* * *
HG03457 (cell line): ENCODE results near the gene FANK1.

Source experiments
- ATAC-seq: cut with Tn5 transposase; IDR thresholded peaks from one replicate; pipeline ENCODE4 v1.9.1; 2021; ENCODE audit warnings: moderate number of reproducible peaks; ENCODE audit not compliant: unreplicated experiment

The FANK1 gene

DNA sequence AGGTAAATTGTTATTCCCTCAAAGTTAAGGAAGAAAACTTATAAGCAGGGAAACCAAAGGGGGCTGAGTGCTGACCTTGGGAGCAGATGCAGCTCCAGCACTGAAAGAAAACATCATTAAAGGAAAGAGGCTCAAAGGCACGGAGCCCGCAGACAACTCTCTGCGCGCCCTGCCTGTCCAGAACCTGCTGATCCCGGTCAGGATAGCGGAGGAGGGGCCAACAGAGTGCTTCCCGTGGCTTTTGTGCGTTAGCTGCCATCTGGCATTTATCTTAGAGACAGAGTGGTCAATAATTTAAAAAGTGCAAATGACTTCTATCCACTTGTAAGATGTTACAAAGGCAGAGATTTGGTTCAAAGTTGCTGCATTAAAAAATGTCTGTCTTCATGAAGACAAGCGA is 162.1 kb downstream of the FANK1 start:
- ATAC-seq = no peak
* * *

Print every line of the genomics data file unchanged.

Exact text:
HG03457 (cell line): ENCODE results near the gene FANK1.

Source experiments
- ATAC-seq: cut with Tn5 transposase; IDR thresholded peaks from one replicate; pipeline ENCODE4 v1.9.1; 2021; ENCODE audit warnings: moderate number of reproducible peaks; ENCODE audit not compliant: unreplicated experiment

The FANK1 gene

DNA sequence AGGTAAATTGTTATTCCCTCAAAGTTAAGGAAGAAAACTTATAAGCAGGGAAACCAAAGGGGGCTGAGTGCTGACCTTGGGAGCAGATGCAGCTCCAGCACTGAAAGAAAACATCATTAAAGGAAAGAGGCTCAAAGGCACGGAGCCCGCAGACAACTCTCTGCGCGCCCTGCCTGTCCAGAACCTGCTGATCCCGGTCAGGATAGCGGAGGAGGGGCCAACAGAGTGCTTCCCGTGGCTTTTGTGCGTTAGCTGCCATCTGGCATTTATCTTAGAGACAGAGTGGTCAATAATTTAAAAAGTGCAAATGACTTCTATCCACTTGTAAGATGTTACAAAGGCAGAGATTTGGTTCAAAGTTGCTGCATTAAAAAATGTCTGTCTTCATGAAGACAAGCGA is 162.1 kb downstream of the FANK1 start:
- ATAC-seq = no peak